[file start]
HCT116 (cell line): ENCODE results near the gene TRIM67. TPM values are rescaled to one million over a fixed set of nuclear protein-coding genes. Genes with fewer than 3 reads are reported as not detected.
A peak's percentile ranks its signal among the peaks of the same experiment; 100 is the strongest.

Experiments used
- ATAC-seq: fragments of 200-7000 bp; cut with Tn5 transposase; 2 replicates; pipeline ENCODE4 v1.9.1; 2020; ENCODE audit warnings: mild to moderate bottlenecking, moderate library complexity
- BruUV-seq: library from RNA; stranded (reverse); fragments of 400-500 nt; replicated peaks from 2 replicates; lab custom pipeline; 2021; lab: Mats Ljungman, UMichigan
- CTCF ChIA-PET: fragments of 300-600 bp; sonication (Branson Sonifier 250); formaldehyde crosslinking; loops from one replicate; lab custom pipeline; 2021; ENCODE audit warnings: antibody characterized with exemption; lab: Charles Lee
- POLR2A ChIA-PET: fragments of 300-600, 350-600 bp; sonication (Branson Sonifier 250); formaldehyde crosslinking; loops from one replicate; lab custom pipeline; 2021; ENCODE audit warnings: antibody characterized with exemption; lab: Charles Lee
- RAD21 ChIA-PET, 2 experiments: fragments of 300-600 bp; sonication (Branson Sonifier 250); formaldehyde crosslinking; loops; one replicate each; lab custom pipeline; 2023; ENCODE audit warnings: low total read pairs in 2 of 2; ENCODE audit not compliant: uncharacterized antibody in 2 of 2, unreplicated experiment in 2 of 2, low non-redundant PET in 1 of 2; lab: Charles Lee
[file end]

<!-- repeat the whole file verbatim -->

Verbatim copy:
HCT116 (cell line): ENCODE results near the gene TRIM67. TPM values are rescaled to one million over a fixed set of nuclear protein-coding genes. Genes with fewer than 3 reads are reported as not detected.
A peak's percentile ranks its signal among the peaks of the same experiment; 100 is the strongest.

Experiments used
- ATAC-seq: fragments of 200-7000 bp; cut with Tn5 transposase; 2 replicates; pipeline ENCODE4 v1.9.1; 2020; ENCODE audit warnings: mild to moderate bottlenecking, moderate library complexity
- BruUV-seq: library from RNA; stranded (reverse); fragments of 400-500 nt; replicated peaks from 2 replicates; lab custom pipeline; 2021; lab: Mats Ljungman, UMichigan
- CTCF ChIA-PET: fragments of 300-600 bp; sonication (Branson Sonifier 250); formaldehyde crosslinking; loops from one replicate; lab custom pipeline; 2021; ENCODE audit warnings: antibody characterized with exemption; lab: Charles Lee
- POLR2A ChIA-PET: fragments of 300-600, 350-600 bp; sonication (Branson Sonifier 250); formaldehyde crosslinking; loops from one replicate; lab custom pipeline; 2021; ENCODE audit warnings: antibody characterized with exemption; lab: Charles Lee
- RAD21 ChIA-PET, 2 experiments: fragments of 300-600 bp; sonication (Branson Sonifier 250); formaldehyde crosslinking; loops; one replicate each; lab custom pipeline; 2023; ENCODE audit warnings: low total read pairs in 2 of 2; ENCODE audit not compliant: uncharacterized antibody in 2 of 2, unreplicated experiment in 2 of 2, low non-redundant PET in 1 of 2; lab: Charles Lee